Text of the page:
The video linked below reports on a woman who is a student at Notre Dame Law School concerned over the announced rollback of the HHS mandate requiring employers, including religious employers opposed to contraception, to pay for birth control. She says that she is worried about losing coverage for what she regards as “a serious medical need.”
My wife has lived without contraception her entire life, so I’m not sure when birth control became a “serious medical need,” but I’ll grant that some women and men regard it as such.
The video points out that 58% of women use the birth control pill for non-contraceptive reasons and that it can cost over $1000 a year without insurance coverage. The video fails to point out, however (probably because those producing the video are ignorant of Catholic teaching and too lazy to bother doing research on the matter), that the Catholic Church has no moral qualms with using the birth control pill for non-contraceptive reasons, so it would presumably be covered for those reasons even by a Catholic institution, though I admit I’m not aware of how that gets worked out.
Also, we are talking about a woman who attends law school at Notre Dame. A simple google search will show you that a single year at Notre Dame Law School costs almost $77,000. And, this woman claims she has “no disposable income” (those are her words) to spend on birth control? Who is she kidding? An extra grand on top of $77,000 is going to ruin her budget? Please!
The video then reveals that the student is a member of the ACLU, which used to be an institution dedicated to protecting Constitutional rights but is now simply a shill for the Democrats and liberal social politics, and that the ACLU is suing the Trump administration over the rollback of the HHS mandate. The student is a plaintiff in the case. She considers the refusal of Catholic institutions to cover contraception as a violation of her private rights. Excuse me? The Catholic Church ought to be required by law to pay for a medication for a use that is contrary to Catholic teaching because women have a right to have the Church pay for it? Uh, where is that in the Constitution?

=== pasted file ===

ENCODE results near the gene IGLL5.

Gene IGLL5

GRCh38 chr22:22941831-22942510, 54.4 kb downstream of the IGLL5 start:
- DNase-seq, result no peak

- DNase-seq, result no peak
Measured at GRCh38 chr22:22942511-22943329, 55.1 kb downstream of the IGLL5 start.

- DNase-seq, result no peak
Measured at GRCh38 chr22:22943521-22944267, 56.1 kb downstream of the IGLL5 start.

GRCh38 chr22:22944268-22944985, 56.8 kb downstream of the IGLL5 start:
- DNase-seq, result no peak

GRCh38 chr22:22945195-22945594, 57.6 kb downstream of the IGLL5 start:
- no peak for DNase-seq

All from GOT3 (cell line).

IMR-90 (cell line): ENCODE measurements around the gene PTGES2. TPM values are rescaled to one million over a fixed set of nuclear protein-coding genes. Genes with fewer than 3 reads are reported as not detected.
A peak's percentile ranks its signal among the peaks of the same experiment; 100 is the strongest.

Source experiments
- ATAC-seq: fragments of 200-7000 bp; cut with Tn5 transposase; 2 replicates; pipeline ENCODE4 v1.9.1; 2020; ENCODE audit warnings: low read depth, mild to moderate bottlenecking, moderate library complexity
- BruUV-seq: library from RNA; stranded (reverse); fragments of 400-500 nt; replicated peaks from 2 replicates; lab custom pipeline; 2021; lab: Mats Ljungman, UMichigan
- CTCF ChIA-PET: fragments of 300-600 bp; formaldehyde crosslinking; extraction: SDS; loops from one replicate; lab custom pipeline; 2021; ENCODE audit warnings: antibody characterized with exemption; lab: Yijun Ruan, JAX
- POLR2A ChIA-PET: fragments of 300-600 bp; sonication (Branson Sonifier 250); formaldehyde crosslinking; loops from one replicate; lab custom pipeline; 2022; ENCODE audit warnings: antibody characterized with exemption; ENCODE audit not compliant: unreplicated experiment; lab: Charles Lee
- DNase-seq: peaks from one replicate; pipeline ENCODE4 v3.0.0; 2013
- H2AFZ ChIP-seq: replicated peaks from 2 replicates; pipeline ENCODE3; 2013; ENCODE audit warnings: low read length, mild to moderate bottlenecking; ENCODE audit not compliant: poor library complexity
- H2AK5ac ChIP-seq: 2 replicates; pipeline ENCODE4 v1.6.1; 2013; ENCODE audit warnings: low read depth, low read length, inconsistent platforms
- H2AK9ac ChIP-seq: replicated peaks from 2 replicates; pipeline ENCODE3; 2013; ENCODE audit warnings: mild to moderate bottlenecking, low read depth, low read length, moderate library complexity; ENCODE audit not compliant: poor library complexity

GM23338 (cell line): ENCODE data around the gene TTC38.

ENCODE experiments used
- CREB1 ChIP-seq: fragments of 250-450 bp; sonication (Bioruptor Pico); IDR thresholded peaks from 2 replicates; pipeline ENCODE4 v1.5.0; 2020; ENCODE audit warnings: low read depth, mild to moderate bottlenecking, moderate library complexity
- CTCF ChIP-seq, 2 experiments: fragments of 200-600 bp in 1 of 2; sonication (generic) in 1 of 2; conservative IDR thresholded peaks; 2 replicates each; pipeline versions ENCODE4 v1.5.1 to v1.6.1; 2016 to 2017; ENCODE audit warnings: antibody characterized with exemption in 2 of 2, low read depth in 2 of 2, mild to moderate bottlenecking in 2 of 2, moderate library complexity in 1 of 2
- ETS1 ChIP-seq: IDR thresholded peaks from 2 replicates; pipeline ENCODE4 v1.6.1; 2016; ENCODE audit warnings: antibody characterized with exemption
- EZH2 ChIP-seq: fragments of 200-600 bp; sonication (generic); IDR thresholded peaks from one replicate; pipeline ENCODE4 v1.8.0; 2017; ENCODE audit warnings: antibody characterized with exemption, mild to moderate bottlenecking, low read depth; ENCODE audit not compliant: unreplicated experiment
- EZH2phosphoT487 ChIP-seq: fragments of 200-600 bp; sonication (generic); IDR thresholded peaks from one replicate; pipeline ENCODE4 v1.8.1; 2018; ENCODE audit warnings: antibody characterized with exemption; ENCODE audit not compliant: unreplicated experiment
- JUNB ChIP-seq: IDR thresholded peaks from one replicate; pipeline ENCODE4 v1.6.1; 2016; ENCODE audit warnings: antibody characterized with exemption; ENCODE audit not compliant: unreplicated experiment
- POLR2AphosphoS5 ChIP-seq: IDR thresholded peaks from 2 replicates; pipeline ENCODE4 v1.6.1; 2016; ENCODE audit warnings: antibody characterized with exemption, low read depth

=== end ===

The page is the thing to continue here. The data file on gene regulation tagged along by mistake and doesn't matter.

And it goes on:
Using that logic, the Catholic Church would be obliged to pay for abortions, sterilization, and sex-change hormonal therapy and surgeries, and Catholic hospitals would be required to perform abortions, sterilizations and sex-change hormonal therapy and surgeries. Oh, wait … that’s the whole point! I’m convinced that proponents of the HHS mandate, like the Democratic party and the ACLU, don’t give a rats patooty about access to birth control for poverty-stricken students at Notre Dame Law School. What they want is to exploit the power of government to force the Church to pay for medicines and procedures contrary to Catholic faith or lose its tax-exempt status, and to force Catholic hospitals to perform procedures contrary to Catholic faith or shut them down. Yeah, I said it!
The video points out that the Trump rollback of the HHS mandate could impact 120,000 women in the United States. According to the 2010 census, there are 157 million women in the U. S. Even if we use that now outdated figure, this means that 0.000076% of the female population of the U. S. will be impacted by HHS mandate rollback. One might think that the value of preserving religious liberty would outweigh the minor impact of the HHS mandate rollback on such a small percentage of the female population.
Of course, there’s a simple solution even for those 120,000 women. If you don’t want to lose your birth control coverage, simply don’t work for the Church or attend a Catholic school. But, that would be too simple. It would also frustrate the ultimate goal of the anti-Catholic ACLU and it’s allies.
Be Christ for all. Bring Christ to all. See Christ in all.